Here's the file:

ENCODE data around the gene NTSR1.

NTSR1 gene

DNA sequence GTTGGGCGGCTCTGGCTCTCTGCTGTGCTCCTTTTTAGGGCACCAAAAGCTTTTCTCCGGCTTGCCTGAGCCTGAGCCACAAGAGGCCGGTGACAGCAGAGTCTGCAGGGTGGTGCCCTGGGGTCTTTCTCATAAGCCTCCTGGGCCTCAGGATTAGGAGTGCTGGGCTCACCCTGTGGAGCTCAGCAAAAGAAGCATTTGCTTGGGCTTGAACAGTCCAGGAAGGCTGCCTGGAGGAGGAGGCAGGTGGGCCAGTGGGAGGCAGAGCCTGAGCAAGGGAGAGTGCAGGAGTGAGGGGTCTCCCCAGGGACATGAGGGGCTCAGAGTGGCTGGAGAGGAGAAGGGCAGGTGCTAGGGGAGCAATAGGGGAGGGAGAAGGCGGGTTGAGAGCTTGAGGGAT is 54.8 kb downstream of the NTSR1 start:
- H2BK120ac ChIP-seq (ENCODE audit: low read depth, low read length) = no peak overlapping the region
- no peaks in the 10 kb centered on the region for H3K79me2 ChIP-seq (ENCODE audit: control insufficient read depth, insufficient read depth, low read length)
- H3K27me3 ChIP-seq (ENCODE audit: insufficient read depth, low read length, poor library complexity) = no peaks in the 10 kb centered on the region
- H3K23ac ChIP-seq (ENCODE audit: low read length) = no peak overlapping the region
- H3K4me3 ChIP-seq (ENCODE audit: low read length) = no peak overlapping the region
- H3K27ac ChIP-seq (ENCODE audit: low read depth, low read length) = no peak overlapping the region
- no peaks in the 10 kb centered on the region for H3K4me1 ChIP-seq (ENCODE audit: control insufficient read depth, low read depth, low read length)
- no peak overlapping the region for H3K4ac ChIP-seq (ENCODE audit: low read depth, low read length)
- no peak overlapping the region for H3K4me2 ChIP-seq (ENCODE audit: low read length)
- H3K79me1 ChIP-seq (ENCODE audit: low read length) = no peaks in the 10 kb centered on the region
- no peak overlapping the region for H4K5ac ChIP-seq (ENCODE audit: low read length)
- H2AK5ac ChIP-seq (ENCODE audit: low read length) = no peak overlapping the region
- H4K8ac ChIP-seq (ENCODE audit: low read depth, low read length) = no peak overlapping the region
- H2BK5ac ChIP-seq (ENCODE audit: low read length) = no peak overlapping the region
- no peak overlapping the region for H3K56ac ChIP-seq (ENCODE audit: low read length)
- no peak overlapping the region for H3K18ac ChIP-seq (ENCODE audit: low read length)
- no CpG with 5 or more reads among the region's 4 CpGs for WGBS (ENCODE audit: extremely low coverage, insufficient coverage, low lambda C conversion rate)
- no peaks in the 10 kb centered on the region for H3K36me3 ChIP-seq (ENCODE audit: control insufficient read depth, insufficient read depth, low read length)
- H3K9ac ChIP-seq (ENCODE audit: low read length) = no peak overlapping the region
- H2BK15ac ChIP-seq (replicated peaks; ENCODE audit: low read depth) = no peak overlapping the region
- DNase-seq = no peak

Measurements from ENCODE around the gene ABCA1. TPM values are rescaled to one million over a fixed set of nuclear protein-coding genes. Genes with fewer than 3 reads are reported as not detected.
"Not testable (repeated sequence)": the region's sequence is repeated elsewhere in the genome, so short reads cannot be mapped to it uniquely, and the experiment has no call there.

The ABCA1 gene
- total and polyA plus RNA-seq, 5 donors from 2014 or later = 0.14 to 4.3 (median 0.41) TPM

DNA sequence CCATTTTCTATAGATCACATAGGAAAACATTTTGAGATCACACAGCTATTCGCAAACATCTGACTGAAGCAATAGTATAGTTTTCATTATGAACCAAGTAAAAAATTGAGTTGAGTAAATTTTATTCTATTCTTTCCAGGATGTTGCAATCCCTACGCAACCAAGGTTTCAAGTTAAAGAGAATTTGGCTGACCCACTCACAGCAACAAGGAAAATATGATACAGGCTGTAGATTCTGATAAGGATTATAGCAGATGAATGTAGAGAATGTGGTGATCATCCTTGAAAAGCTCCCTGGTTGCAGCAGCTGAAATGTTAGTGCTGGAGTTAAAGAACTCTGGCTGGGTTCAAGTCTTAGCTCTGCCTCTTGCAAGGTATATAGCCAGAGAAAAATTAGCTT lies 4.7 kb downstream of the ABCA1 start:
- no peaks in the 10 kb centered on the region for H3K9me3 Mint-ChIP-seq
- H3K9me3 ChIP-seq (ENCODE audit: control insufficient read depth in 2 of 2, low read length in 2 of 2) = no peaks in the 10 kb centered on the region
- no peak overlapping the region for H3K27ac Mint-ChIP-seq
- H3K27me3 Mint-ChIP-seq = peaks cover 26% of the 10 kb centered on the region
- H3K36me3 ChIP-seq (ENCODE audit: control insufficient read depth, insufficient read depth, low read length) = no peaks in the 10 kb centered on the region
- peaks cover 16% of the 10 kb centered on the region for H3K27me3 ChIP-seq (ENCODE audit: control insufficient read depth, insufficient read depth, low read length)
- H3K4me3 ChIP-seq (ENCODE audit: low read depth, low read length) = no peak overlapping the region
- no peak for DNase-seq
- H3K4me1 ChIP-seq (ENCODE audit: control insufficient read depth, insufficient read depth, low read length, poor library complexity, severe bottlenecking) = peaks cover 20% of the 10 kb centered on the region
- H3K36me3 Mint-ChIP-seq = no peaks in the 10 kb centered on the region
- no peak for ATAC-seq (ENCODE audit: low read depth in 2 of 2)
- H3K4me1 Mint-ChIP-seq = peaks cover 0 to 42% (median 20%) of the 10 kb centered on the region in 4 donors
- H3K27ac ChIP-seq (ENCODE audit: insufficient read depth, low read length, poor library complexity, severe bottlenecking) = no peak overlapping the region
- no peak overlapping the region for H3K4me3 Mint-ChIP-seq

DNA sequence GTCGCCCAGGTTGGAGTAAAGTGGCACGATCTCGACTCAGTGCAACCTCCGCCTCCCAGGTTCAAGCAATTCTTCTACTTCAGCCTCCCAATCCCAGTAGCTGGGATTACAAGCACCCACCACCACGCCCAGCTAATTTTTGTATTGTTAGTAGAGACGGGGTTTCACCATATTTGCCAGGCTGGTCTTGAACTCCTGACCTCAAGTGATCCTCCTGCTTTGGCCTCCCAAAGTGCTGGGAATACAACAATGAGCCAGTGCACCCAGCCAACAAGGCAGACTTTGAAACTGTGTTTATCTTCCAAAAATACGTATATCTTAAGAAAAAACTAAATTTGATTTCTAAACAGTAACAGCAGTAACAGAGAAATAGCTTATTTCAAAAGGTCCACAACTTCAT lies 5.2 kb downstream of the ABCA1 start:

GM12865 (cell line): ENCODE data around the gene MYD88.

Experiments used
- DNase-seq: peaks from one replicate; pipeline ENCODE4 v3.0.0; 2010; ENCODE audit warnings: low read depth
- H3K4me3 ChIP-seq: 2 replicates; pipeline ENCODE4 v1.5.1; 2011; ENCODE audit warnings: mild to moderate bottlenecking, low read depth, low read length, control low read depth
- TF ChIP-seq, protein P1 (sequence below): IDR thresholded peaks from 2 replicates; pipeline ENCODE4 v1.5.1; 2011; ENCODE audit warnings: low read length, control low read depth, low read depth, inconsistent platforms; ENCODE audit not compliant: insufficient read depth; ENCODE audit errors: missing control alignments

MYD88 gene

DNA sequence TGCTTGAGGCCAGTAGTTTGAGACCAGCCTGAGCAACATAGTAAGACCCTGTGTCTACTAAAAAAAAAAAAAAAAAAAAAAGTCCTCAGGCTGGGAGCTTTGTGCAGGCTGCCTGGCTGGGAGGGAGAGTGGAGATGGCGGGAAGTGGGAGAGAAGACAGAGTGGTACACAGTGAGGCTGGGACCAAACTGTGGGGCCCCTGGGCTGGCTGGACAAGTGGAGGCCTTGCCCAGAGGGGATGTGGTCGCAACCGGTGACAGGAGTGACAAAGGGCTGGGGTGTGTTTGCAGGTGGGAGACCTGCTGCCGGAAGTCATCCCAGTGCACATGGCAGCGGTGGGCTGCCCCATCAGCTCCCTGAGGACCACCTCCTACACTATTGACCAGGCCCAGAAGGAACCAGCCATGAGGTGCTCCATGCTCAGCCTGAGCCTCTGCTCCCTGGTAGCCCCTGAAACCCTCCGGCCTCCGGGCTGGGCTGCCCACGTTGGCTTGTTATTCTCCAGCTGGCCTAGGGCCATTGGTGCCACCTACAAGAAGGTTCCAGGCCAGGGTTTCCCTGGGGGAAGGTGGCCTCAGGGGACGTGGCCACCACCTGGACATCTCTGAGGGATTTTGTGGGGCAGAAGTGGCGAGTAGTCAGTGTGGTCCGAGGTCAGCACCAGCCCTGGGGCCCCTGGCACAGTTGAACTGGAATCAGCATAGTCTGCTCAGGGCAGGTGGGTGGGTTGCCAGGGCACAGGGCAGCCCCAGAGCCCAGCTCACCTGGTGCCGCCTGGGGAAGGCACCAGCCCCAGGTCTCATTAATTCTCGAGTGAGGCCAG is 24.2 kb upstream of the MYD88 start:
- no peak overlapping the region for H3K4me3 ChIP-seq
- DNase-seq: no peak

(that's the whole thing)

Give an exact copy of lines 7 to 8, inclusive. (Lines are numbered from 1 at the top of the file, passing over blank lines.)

- H3K23ac ChIP-seq (ENCODE audit: low read length) = no peak overlapping the region
- H3K4me3 ChIP-seq (ENCODE audit: low read length) = no peak overlapping the region